Pop culture obsessives writing for the pop culture obsessed.
Pop culture obsessives writing for the pop culture obsessed.

PJ Harvey

Illustration for article titled PJ Harvey

Pop culture can be as forbidding as it is inviting, particularly in areas that invite geeky obsession: The more devotion a genre or series or subculture inspires, the easier it is for the uninitiated to feel like they’re on the outside looking in. But geeks aren’t born; they’re made. And sometimes it only takes the right starting point to bring newbies into various intimidatingly vast obsessions. Gateways To Geekery is our regular attempt to help those who want to be enthralled, but aren’t sure where to start. Want advice? Suggest future Gateways To Geekery topics by e-mailing gateways@theonion.com.


Geek obsession: PJ Harvey

Why it’s daunting: Over her 20-year career, Polly Jean Harvey has shifted course with every album, as even a cursory glance at their covers reveals. Should you start with the forbidding figure on the front of Rid Of Me, naked but for a chain around her neck, or the fairy-tale corpse of To Bring You My Love, clad in a shimmering red dress and floating toward the light? Even her most loyal admirers draw the line at certain albums, and to make matters more confusing, there’s little agreement on which of Harvey’s experiments bear fruit and which lead down blind alleys.

Possible gateway: Stories From The City, Stories From The Sea

Why: After the initial salvo of Dry and Rid of Me, opinion on PJ Harvey’s subsequent releases diverged wildly, but consensus returned for 2000’s Stories From The City, Stories From The Sea, which in retrospect serves as a tidy summary of Harvey’s first decade. Produced and recorded with frequent collaborators Rob Ellis and Mick Harvey (no relation), Stories flawlessly balances the visceral wallop of Harvey’s first two albums with the expansive sound of the two that followed. “Big Exit” opens the record with a clarion call, an electric guitar strumming a single chord, joined by another doing the same, building the tension until Harvey’s voice cuts through, as if she’s the lookout on a ship headed into stormy seas. Song after song, the album builds on that template, deviating just frequently enough so it feels of a piece without being redundant. “Beautiful Feeling” is built on a low-register guitar figure that would have fit snugly on In Utero, and “This Mess We’re In” is a farewell duet between soon-to-be-ex-lovers, with Thom Yorke completing the mutual kiss-off. While not every song is as specific as “You Said Something,” which opens, “On a rooftop in Brooklyn / One in the morning,” Stories is grounded in a sense of place, and less burdened with theatrical conceit than some of Harvey’s more elaborate efforts. And yet for all its external detail, the album is one of her most intimate and plainspoken.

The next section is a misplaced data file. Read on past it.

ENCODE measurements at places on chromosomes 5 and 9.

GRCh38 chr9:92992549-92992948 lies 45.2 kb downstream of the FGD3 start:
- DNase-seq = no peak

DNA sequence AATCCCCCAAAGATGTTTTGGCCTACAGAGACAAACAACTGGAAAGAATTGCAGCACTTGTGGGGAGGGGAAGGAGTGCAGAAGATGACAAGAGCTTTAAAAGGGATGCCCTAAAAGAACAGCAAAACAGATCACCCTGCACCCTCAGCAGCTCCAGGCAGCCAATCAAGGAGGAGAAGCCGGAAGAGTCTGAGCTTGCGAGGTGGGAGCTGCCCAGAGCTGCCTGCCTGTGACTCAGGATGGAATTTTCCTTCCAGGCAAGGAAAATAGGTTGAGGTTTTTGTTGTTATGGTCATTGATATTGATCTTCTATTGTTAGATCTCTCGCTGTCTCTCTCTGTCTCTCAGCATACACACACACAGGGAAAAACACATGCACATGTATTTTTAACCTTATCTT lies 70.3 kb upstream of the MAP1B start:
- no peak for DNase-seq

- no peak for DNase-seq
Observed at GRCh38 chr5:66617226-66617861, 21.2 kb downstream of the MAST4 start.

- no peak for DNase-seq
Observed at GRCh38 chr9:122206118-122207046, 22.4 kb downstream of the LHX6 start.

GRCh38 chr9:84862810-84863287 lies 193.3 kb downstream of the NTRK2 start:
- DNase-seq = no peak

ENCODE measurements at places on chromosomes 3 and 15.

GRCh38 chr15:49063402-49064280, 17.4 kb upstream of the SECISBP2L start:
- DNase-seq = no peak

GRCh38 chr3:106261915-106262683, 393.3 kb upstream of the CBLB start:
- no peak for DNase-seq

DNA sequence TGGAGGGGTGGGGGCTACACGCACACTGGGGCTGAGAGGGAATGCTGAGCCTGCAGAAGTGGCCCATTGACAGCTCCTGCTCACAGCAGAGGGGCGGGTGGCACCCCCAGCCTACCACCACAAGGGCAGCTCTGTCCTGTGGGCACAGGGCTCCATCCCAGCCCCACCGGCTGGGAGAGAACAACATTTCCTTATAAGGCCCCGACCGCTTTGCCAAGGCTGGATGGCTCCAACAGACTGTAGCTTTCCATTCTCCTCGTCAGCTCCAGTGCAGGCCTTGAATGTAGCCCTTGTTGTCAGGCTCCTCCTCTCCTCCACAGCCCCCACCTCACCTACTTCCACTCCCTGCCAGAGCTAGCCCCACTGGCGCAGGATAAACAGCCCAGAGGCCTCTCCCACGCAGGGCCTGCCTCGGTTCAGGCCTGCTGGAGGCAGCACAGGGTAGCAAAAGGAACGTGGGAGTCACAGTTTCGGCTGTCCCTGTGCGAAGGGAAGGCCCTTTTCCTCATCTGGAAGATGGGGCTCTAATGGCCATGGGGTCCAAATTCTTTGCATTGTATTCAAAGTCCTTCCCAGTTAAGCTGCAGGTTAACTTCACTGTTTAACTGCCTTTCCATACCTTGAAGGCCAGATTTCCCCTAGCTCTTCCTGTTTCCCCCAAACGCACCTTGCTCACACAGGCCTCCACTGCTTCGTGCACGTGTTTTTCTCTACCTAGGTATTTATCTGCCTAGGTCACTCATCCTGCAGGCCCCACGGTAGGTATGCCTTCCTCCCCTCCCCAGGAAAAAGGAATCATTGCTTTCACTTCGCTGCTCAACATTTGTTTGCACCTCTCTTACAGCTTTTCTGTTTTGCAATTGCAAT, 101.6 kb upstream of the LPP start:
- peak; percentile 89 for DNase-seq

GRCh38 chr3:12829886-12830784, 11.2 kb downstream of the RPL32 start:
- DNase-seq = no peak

Next steps: Now back to the beginning, or almost. If you want to dive right into the deep end, head straight to 1993’s Rid Of Me, a blistering squall of unkempt rage and loss. Recorded by Steve Albini with such detail that you can hear the vibrations from Harvey’s guitar make Ellis’ snare drum rattle, the album draws inspiration from the guttural emotion and outsized role-playing of American blues. (Seek out her contemporaneous B-side cover of Howlin’ Wolf’s “Wang Dang Doodle.”) On the snarling “50ft Queenie,” she boasts, “I’m the king of the world… I’m 20 inches long.” At the time, critics paired Rid Of Me with Liz Phair’s Exile In Guyville, but in retrospect it’s more of a piece with Bikini Kill’s Pussy Whipped, although Harvey was too singular to make common cause with riot grrrls.

You also can’t go wrong with Dry, which finds a young Harvey wrestling with the burdens of femininity. The titular outfit in “Dress” makes her feel like “a heavy-loaded fruit tree,” and in “Sheela-Na-Gig,” which takes its name from a fertility idol, she fires back at a man repulsed by her body, using Carrie and South Pacific as ammunition. Considering that Harvey was all of 22 at the time, it’s an astonishingly fully formed debut, and remains one of the key touchstones of the alternative era.

Where not to start: Harvey followed Stories From the City with Uh Huh Her, a deliberate throwback to her early sound, but she broke free with a vengeance on 2007’s White Chalk. Setting aside her guitar, Harvey opted for a sound based around distressed upright piano and heavily reverbed vocals, as ethereal as the previous album was primal. It’s one of her finest albums, but listened to first, it might give you the wrong idea.